You can use two techniques to track down size trouble in a box layout:
  • Add a garish line border to the outside of the Swing components in question. This lets you see what size they really are. For example:
comp.setBorder(BorderFactory.createCompoundBorder(
                   BorderFactory.createLineBorder(Color.red),
                   comp.getBorder()));
  • Use System.out.println to print the components' minimum, preferred, and maximum sizes, and perhaps their bounds.
The Box Layout API

The following tables list the commonly used BoxLayout and Box constructors and methods. The API for using box layouts falls into these categories:

Creating BoxLayout objects
Constructor or Method Purpose
BoxLayout(Container, int) Creates a BoxLayout instance that controls the specified Container. The integer argument specifies the axis along which the container's components should be laid out. When the container has the default component orientation, BoxLayout.LINE_AXIS specifies that the components be laid out from left to right, and BoxLayout.PAGE_AXIS specifies that the components be laid out from top to bottom.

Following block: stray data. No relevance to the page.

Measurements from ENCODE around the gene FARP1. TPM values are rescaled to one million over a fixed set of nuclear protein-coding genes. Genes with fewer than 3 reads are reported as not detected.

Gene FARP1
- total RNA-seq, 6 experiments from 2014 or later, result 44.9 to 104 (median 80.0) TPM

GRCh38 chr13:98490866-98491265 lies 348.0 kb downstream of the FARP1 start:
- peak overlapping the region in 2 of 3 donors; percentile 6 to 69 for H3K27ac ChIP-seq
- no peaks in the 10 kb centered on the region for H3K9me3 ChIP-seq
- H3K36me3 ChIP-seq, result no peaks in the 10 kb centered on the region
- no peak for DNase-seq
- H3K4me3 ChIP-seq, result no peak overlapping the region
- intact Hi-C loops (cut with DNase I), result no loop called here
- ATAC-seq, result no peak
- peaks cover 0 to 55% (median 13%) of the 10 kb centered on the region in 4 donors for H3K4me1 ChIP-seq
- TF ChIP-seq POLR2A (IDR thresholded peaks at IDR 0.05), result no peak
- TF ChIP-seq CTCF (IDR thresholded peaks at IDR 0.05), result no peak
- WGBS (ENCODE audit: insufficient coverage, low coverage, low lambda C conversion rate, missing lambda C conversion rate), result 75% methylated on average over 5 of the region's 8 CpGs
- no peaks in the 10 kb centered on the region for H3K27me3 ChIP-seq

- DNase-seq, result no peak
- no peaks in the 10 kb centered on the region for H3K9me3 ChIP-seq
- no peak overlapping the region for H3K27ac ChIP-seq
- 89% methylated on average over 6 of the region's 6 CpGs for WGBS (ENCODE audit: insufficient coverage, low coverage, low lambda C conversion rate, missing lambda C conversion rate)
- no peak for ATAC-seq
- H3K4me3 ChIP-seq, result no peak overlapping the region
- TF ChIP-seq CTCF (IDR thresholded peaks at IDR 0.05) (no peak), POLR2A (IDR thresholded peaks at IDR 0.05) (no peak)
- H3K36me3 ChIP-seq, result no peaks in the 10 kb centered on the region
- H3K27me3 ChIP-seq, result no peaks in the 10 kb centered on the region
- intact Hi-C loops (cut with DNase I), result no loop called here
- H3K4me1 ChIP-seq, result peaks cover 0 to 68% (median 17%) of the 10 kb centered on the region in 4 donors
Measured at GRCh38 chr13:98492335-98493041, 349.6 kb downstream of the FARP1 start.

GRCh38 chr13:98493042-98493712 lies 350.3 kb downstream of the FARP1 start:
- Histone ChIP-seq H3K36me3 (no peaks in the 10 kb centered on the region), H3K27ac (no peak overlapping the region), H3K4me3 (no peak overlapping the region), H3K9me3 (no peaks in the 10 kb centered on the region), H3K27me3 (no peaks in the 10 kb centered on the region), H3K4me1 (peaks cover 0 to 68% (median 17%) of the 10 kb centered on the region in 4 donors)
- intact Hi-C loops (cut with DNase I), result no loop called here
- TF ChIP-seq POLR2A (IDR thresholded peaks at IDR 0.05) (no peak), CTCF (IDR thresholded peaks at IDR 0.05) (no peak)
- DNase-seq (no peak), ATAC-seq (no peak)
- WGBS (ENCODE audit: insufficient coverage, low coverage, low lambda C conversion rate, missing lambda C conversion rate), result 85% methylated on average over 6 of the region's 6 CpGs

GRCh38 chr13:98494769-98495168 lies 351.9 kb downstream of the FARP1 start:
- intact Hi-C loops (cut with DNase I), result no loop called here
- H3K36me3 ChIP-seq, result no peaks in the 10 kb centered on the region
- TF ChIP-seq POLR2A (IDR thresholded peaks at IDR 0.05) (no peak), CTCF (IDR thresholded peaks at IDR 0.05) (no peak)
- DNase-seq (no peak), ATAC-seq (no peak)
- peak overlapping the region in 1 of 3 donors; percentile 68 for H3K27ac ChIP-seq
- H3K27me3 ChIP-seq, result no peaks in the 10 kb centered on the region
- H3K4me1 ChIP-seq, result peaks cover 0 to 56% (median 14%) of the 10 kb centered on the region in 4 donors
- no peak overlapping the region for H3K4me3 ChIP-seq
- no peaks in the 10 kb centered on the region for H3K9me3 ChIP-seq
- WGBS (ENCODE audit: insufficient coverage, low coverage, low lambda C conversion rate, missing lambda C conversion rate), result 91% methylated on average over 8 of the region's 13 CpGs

Box(int) Creates a Box — a container that uses a BoxLayout with the specified axis.
static Box createHorizontalBox()
(in Box)
Creates a Box that lays out its components from left to right.
static Box createVerticalBox()
(in Box)
Creates a Box that lays out its components from top to bottom.

Creating Space Fillers
These methods are defined in the Box class.
Constructor or Method Purpose
Component createRigidArea(Dimension) Create a rigid component.
Component createHorizontalGlue()
Component createVerticalGlue()
Component createGlue()
Create a glue component. Horizontal glue and vertical glue can be very useful.
Component createHorizontalStrut()